Alabama Public Radio contacted the Bayer company which bought out Monsanto in 2018. APR offered Bayer the chance to heard on issues related to PCBs in Anniston. Those emails went unanswered.

We’re at the VA Medical Center in Tuscaloosa. The facility has patriotic posters on the walls, and uniforms from all the branches of the U.S. military in glass display cases. And today, there are a lot of balloons, too…

The Veterans Administration is holding what it calls a carnival. There are games and free hot dogs, but there’s also paperwork. Vets are getting the chance to sign up for what’s called the federal Pact Act. It offers extra health benefits for servicemen and women exposed to toxic chemicals.

U.S. Army Veteran Woody Washington, of Tuscaloosa
U.S. Army Veteran Woody Washington, of Tuscaloosa

“I was in the ninth infantry division,” said seventy-five-year-old Woodie Washington of Tuscaloosa is already signed up.

“And we was called Charlie Company,” said Washington. “You know, you got to alphabets and you know, Alpha, Delta, Charlie…”

Washington fought in Vietnam for two years starting in 1968. He was a rifleman and that meant lots of time in the jungle, hacking his way through vines and foliage…

“And we would go through those with machetes cut down stuff to get through the jungle,” Washington recalled. “And it would be wet. We didn't know that it was full of herbicide. We had no idea.”

And that herbicide is the point of this story…

“I didn't know that was Agent Orange,” said Washington. “Never did. I didn't think of it that way.”

Monsanto was a major producer of Agent Orange during the Vietnam War. Dow Chemical was another. The National Institutes of Health says eleven million gallons of Agent Orange were sprayed over Vietnam. The point was to kill vegetation where enemy soldiers could hide.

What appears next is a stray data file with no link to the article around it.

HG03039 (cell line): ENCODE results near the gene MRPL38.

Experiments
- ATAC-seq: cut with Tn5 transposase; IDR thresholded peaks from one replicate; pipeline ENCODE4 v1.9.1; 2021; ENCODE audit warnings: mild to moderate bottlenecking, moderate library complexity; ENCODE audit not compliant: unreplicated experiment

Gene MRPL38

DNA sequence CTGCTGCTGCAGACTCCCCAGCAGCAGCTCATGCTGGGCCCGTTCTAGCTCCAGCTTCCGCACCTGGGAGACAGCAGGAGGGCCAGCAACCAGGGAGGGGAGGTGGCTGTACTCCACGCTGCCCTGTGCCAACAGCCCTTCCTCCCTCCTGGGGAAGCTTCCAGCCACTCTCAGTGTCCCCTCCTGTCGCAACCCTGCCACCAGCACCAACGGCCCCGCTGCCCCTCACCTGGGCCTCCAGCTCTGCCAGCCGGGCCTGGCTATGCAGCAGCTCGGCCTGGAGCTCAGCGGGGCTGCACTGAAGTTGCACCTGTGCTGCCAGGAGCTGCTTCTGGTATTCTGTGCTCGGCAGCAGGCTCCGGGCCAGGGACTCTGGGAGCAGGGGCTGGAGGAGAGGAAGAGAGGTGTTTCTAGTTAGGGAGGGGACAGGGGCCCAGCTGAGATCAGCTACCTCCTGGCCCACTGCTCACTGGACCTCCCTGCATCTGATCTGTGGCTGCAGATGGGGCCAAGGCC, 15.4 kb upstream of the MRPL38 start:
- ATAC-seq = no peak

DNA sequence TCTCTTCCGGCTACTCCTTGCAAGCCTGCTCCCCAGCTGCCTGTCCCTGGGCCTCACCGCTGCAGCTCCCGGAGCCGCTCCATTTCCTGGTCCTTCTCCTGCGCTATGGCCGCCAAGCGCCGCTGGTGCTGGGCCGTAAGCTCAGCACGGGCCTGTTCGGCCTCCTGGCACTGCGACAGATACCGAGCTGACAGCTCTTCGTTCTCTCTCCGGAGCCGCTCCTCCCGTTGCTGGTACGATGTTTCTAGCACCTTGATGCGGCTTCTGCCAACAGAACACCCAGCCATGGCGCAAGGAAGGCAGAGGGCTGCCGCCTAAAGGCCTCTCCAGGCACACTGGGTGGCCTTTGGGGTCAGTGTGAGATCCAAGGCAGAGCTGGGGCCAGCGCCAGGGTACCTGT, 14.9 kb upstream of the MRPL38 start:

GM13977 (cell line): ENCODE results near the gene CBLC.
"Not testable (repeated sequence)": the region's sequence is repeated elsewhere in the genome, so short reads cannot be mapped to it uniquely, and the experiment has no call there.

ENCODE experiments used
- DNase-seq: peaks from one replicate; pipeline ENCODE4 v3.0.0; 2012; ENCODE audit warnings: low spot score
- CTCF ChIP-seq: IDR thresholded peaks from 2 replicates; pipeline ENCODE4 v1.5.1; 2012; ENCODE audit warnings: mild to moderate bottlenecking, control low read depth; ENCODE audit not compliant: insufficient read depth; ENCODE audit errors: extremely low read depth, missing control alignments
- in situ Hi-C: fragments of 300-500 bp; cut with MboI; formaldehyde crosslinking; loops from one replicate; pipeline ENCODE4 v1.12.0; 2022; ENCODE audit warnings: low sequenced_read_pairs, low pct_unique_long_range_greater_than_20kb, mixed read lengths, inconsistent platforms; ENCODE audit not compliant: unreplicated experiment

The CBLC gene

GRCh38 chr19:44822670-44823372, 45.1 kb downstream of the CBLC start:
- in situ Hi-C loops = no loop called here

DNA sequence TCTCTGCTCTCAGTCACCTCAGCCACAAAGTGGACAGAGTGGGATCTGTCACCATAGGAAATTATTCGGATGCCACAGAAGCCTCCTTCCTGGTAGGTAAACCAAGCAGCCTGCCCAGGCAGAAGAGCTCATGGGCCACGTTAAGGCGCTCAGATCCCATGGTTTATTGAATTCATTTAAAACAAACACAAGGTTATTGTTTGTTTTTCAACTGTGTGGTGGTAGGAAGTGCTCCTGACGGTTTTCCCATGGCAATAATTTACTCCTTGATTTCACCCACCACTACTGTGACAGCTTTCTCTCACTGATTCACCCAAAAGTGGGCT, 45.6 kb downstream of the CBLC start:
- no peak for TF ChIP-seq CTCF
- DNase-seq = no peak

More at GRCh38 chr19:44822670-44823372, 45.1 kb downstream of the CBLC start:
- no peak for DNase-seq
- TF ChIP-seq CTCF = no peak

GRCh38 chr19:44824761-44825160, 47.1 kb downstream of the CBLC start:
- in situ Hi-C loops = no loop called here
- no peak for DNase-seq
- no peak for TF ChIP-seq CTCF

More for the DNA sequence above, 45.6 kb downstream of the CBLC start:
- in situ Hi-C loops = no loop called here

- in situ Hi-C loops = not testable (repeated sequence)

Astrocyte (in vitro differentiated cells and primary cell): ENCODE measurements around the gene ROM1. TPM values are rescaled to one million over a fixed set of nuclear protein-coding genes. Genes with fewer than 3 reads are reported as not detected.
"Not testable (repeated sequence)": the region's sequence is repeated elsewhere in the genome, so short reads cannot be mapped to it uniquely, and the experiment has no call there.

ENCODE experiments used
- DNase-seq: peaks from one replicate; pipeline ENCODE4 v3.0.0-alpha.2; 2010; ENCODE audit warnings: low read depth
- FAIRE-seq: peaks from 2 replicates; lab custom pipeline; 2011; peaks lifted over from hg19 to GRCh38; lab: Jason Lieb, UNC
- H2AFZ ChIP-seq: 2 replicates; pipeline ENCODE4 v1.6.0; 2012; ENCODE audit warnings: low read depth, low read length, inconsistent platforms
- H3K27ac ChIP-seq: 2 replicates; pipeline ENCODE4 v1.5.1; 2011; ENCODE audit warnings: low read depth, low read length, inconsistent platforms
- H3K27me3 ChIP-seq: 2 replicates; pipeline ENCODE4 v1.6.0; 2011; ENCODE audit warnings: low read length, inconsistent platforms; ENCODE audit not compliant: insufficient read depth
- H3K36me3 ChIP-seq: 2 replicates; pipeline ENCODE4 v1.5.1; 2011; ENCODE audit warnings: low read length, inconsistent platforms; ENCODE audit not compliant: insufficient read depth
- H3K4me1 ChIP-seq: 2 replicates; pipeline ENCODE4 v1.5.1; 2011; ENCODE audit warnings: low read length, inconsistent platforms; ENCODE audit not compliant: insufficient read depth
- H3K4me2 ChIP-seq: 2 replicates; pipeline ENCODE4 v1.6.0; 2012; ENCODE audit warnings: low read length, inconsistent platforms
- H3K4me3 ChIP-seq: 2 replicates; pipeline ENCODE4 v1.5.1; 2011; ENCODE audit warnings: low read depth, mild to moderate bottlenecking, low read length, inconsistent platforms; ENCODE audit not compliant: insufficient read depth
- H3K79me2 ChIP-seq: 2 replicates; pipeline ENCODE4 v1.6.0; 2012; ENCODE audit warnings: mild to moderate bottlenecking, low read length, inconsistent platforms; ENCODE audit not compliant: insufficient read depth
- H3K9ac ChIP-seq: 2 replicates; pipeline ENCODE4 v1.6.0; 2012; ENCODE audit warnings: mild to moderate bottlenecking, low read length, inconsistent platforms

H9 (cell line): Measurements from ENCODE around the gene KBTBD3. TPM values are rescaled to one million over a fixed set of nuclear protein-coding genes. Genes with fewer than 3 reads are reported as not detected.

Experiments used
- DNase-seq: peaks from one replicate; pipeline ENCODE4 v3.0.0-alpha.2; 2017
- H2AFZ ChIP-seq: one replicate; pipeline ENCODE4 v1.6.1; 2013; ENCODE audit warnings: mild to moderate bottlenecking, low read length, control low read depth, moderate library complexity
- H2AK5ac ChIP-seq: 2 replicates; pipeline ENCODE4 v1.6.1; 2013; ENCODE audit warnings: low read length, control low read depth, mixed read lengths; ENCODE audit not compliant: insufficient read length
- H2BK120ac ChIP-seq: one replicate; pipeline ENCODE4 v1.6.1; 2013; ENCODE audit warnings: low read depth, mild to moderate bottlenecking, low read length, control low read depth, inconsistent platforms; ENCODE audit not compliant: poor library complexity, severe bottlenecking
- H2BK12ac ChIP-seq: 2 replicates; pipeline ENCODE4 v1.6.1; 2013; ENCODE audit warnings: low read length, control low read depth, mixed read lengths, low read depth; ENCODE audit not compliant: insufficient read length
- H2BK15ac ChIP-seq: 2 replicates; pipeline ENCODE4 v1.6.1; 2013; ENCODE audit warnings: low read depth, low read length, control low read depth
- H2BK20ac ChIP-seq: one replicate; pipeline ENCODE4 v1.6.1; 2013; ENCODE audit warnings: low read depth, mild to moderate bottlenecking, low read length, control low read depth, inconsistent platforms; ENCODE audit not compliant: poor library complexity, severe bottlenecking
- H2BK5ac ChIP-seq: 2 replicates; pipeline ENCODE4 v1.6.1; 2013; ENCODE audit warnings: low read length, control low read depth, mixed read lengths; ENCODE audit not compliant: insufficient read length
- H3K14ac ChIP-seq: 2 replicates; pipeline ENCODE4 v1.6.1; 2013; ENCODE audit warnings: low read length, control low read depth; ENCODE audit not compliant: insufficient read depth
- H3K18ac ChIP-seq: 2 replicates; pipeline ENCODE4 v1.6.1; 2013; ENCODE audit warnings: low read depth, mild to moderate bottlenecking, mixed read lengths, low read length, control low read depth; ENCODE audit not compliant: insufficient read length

“Some of the earliest studies were for various forms of cancer,” said Doctor Ted Schettler is with the Science and Environmental Health Network. The Oregon based group studies the misuse of science and the harm it causes. Schettler is ticking off the list of illnesses linked to Agent Orange….

“…leukemia, some kinds of lymphoma, multiple myeloma, and soft tissue sarcoma,” he said.

Schettler is also a medical doctor. He says the suspected impact of Agent Orange doesn’t end with cancer.

“Then, it became apparent that some children who were born to veterans who had been exposed to Agent Orange in Vietnam, were born with birth defects,” Schettler said.

Twenty thousand residents of Anniston, Alabama had illnesses blamed on Monsanto’s PBC chemicals. The Veterans Administration in Washington, D.C. estimates the number of Vietnam Vets exposed to Agent Orange is one hundred and seventeen thousand, and that’s just in Alabama.

Retired Air Force reserve tech Sgt. Ed Kienle, 73, points to a news article depicting a Fairchild C-123 aircraft during an interview at his home, Thursday, June 11, 2015, in Wilmington, Ohio. The government says U.S. Air Force reservists who became ill after being exposed to Agent Orange residue while working on planes after the Vietnam War would be eligible for disability benefits. The Department of Veterans Affairs said it has been working to finalize a rule that could cover more than 2,000 military personnel, including Kienle, who flew or worked on Fairchild C-123 aircraft in the U.S. from 1972 to 1982. (AP Photo/John Minchillo)
John Minchillo/AP